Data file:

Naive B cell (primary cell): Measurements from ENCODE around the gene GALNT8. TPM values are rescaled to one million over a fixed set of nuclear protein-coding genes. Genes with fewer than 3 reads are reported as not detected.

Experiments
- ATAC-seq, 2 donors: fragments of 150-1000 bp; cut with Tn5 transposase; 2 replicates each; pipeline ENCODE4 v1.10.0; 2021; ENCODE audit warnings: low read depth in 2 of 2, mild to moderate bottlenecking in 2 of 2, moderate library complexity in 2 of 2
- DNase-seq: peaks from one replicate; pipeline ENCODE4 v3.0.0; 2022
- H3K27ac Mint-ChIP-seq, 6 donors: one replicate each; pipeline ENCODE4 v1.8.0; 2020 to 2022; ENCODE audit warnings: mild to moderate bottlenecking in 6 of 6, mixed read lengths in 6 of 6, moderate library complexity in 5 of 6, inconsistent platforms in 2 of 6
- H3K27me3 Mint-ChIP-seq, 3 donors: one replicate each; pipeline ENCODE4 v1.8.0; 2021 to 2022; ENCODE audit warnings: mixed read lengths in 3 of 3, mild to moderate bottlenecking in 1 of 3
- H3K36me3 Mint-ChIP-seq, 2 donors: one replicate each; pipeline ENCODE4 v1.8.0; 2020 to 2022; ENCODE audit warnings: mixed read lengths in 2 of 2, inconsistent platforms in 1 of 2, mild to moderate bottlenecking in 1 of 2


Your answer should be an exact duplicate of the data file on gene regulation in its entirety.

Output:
Naive B cell (primary cell): Measurements from ENCODE around the gene GALNT8. TPM values are rescaled to one million over a fixed set of nuclear protein-coding genes. Genes with fewer than 3 reads are reported as not detected.

Experiments
- ATAC-seq, 2 donors: fragments of 150-1000 bp; cut with Tn5 transposase; 2 replicates each; pipeline ENCODE4 v1.10.0; 2021; ENCODE audit warnings: low read depth in 2 of 2, mild to moderate bottlenecking in 2 of 2, moderate library complexity in 2 of 2
- DNase-seq: peaks from one replicate; pipeline ENCODE4 v3.0.0; 2022
- H3K27ac Mint-ChIP-seq, 6 donors: one replicate each; pipeline ENCODE4 v1.8.0; 2020 to 2022; ENCODE audit warnings: mild to moderate bottlenecking in 6 of 6, mixed read lengths in 6 of 6, moderate library complexity in 5 of 6, inconsistent platforms in 2 of 6
- H3K27me3 Mint-ChIP-seq, 3 donors: one replicate each; pipeline ENCODE4 v1.8.0; 2021 to 2022; ENCODE audit warnings: mixed read lengths in 3 of 3, mild to moderate bottlenecking in 1 of 3
- H3K36me3 Mint-ChIP-seq, 2 donors: one replicate each; pipeline ENCODE4 v1.8.0; 2020 to 2022; ENCODE audit warnings: mixed read lengths in 2 of 2, inconsistent platforms in 1 of 2, mild to moderate bottlenecking in 1 of 2